|VOL. 23, NO. 2||September 12, 1997|
Study Predicts Drastic Effects of Welfare Reform: Legislation Will Impoverish Half Million in N.Y. City
Continuation of Home Relief Will Help Some
Garfinkel. Record Photo by Amy Callahan.|
By Kim Brockway
ecent federal welfare reform legislation and proposed state welfare reforms may cause more harm than good, having dramatic effects on families with children as well as on childless adults in New York, according to a study issued recently by the New York City Social Indicators Survey Center at Columbia's School of Social Work. The study was conducted by Jane Waldfogel, assistant professor; Irwin Garfinkel, Mitchel Ginsberg Professor of Contemporary Urban Problems, and researcher Patrick Villeneuve.
Assuming that about 40 percent of those leaving welfare will be able to find work and that the state and city will cover child care costs for these families, the report says that five years from now, when federal reforms are in place, the legislation will:
- impoverish more than 500,000 residents of New York City: 100,000 will move into poverty and more than 400,000 who are already poor will move deeper into poverty;
- impoverish nearly 700,000 more people in New York State: 140,000 will move into poverty and 550,000 who are already poor will move deeper into poverty, and
- raise the poverty rate of families with children in New York State by 1-2 percentage points, and raise the severe poverty rate (the share of families living below 75 percent of the poverty line) by 3.5 percentage points.
"Even with optimistic assumptions about families being able to find work and the state and city picking up the costs of child care," say the researchers, "we still found that 140,000 people, with more than 70 percent of them in New York City, would be pushed into poverty. The effect on those who were already poor is even more drastic, with 550,000 poor people, more than 70 percent of them in New York City, moved into severe poverty, below 75 percent of the poverty line."
Waldfogel. Record Photo by Amy Callahan.|
The increase in poverty is especially severe for legal aliens. If the federal legislation is fully implemented, the poverty gap (the amount needed to raise poor families incomes up to the poverty line) for these families will rise from $250 million to $460 million statewide, and from $228 million to $407 million in New York City.
The researchers conducted a micro-simulation analysis of the likely impact of a number of federal welfare reforms, including the replacement of Aid to Families with Dependent Children (AFDC) with time-limited Temporary Assistance to Needy Families (TANF); the elimination of Supplemental Security Income (SSI) for some families with disabled children; the cuts in Food Stamps for childless adults who are not employed; and the changes in the eligibility of legal aliens to receive TANF, SSI, and Food Stamps, as well as Governor Pataki's proposal for reforming welfare, and their impact on families with children and childless adults in both New York city and state.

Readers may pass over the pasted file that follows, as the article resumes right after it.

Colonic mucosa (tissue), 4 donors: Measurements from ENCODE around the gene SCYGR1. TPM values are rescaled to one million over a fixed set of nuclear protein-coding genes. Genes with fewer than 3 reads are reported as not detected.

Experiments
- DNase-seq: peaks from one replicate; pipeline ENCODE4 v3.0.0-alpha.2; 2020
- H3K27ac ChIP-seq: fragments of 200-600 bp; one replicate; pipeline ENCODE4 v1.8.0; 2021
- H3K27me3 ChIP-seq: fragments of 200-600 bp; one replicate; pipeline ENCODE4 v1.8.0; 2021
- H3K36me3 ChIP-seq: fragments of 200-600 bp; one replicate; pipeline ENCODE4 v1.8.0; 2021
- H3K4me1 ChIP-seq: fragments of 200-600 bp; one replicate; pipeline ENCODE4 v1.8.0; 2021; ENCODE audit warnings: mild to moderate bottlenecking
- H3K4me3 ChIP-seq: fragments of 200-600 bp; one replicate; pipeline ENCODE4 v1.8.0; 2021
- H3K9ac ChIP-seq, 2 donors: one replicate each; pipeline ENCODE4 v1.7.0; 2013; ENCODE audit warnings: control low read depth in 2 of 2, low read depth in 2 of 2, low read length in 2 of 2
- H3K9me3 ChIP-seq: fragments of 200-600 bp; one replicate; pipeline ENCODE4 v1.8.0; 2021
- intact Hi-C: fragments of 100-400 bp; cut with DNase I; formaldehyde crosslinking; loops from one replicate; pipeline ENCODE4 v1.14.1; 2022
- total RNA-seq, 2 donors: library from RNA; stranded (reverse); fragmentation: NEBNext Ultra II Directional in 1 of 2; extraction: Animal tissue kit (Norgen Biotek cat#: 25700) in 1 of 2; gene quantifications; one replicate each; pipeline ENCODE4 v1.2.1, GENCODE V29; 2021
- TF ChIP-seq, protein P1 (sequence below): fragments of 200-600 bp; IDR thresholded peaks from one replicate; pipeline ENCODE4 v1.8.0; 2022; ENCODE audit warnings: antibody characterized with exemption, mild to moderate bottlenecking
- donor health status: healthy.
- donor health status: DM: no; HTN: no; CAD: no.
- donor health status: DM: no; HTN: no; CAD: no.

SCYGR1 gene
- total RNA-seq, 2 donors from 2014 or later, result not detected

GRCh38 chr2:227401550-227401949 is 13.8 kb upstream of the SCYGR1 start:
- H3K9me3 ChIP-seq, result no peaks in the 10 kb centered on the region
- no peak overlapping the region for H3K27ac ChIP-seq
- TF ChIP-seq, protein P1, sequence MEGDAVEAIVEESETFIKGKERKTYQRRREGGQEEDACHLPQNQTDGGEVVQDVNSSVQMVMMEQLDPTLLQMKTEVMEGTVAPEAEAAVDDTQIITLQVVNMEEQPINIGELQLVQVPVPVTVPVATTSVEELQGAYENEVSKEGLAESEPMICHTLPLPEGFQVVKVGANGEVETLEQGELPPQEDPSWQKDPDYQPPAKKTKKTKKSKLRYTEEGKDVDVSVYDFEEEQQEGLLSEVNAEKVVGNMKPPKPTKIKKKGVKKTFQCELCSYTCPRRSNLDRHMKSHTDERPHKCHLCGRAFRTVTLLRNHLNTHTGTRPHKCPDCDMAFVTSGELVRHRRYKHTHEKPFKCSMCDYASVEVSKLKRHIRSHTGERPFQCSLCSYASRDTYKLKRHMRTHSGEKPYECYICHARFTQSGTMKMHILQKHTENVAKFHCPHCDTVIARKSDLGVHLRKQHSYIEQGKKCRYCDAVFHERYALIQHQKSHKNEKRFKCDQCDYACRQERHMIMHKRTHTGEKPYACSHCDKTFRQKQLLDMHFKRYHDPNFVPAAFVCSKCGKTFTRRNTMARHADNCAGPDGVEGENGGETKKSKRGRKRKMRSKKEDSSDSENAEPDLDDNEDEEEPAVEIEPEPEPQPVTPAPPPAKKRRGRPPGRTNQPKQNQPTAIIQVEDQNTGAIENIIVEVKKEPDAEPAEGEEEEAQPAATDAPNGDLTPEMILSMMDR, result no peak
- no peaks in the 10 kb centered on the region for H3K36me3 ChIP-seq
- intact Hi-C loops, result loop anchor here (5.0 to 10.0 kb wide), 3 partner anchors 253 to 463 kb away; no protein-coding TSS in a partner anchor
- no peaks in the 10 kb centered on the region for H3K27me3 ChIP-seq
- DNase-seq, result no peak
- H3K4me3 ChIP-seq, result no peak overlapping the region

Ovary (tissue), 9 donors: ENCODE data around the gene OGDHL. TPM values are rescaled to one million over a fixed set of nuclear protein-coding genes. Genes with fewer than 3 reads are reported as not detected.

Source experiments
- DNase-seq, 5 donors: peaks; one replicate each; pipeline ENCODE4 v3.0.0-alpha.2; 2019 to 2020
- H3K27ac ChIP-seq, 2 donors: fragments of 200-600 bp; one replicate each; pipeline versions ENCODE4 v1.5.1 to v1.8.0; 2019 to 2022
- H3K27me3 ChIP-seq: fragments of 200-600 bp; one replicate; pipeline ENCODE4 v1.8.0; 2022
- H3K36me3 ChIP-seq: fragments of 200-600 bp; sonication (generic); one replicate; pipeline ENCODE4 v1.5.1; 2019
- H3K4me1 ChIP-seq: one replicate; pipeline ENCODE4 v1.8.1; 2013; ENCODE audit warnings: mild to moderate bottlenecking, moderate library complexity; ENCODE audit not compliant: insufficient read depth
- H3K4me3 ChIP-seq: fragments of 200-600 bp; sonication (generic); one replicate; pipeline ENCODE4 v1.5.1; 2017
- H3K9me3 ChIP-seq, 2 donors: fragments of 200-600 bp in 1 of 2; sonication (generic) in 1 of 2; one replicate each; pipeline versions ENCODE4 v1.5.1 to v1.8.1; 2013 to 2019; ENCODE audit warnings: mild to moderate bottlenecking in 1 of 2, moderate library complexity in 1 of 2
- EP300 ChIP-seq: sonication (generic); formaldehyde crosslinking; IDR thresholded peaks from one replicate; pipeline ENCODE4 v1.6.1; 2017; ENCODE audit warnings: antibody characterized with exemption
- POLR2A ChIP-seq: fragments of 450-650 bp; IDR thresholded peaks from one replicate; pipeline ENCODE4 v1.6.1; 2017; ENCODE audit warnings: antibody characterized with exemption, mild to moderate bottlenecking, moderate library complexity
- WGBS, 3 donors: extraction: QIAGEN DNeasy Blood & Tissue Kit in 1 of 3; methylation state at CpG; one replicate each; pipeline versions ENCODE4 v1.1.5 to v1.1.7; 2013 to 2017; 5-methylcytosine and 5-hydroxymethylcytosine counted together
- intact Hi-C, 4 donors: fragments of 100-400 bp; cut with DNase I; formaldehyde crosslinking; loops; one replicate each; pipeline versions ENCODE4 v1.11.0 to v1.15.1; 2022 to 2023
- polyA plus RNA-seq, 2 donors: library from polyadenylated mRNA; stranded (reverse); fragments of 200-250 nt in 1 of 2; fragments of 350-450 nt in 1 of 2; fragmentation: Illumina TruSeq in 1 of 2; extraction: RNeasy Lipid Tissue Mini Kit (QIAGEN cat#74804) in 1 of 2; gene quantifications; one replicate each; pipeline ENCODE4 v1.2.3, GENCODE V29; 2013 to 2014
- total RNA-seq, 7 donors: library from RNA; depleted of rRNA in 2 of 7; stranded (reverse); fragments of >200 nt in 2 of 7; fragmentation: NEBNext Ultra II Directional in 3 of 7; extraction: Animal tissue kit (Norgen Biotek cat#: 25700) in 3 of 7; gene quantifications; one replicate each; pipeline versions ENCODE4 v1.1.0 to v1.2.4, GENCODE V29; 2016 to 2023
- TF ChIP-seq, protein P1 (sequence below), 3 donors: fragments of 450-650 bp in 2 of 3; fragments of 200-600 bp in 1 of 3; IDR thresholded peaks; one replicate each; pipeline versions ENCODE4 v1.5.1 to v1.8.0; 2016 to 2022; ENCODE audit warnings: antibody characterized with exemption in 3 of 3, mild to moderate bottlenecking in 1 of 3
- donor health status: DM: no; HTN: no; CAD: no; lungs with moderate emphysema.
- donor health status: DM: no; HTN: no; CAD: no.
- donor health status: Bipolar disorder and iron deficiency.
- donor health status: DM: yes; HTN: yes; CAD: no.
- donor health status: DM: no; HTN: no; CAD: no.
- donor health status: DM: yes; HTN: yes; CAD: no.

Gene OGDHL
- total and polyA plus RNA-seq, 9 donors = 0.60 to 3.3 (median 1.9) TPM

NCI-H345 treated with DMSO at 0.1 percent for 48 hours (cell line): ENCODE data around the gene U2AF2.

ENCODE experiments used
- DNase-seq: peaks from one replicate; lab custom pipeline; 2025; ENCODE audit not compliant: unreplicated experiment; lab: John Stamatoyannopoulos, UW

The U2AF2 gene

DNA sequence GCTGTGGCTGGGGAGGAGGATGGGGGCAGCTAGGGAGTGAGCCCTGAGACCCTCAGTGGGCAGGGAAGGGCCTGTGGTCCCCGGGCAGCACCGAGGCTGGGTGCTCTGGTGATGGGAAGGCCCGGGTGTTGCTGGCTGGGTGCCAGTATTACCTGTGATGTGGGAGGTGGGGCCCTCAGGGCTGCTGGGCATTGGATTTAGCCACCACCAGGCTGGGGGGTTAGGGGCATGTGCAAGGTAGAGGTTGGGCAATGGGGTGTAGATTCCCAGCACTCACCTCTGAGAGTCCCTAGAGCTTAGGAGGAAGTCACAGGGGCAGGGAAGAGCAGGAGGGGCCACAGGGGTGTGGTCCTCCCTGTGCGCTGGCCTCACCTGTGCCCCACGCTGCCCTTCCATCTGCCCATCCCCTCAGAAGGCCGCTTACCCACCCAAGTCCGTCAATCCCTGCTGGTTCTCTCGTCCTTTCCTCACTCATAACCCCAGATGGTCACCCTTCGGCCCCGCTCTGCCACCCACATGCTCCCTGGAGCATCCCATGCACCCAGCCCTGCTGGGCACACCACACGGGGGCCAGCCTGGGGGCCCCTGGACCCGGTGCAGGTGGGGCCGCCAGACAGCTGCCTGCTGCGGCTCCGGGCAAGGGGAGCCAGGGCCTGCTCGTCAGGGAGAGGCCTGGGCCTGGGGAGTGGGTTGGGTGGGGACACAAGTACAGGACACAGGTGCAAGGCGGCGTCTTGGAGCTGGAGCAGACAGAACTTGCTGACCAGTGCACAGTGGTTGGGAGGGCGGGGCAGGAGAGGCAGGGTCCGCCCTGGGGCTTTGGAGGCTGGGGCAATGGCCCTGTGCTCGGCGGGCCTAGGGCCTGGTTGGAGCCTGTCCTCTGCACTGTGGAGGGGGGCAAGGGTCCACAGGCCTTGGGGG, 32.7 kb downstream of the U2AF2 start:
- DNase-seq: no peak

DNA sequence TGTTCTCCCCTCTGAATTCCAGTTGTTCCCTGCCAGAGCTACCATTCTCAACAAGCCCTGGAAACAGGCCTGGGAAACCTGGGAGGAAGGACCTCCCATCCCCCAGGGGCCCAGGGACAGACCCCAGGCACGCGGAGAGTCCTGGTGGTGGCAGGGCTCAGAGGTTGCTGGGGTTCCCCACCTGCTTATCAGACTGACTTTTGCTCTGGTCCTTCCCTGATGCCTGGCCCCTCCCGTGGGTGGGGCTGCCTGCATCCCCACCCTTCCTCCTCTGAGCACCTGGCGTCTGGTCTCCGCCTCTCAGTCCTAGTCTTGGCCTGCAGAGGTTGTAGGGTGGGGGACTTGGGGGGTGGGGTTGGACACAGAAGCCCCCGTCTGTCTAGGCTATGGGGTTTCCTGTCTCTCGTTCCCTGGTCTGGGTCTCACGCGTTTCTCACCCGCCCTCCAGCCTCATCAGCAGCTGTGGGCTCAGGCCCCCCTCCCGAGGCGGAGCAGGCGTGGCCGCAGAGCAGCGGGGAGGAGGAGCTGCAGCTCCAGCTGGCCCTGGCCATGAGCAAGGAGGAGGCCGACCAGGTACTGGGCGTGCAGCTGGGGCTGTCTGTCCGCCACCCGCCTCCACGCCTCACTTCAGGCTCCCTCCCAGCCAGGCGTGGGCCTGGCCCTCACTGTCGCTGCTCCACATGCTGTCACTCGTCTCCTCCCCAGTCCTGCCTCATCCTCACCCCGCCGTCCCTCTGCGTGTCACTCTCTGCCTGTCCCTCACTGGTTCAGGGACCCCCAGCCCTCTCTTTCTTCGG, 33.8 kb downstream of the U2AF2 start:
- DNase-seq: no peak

In New York City, federal and proposed state legislation will push 100,000 additional people (including 15,000 families with children) into poverty, and more than 400,000 people (including 110,000 families with children) into severe poverty. The poverty rate would be 1.6 percent higher, and the severe poverty rate 11.5 percent higher, than current rates. The average poverty gap will be more than $1,400 higher; the aggregate poverty gap will increase by $515 million.
In New York State, federal legislation will push 140,000 people and 30,000 families with children into poverty, and 550,000 people (including 150,000 families with children) into severe poverty. The average poverty gap will be more than $1,200 higher; the aggregate poverty gap will increase by $664 million.
If, however, the state continues to provide Home Relief under current rules and funds a $50 per month child support pass-through for eligible families, the effects of federal reform will be mitigated to some extent. The poverty rate would be essentially unchanged, since Home Relief benefits and the child support payments are not high enough to raise families' incomes above the poverty line, but the poverty gap would become somewhat smaller, since poor families would have on average higher incomes.
While New York's Home Relief program mitigates the effects of federal reform, they would be exacerbated if reforms similar to Governor Pataki's (the replacement of Home Relief with two new programs, benefit reductions for families that have been on TANF for 18 months or more, and changes in work incentives for those receiving TANF) were enacted.
Under these plans, the report said, the average poverty gap would be increased by about $500 per family in both New York city and state; in sum, the average poor family would become $500 poorer.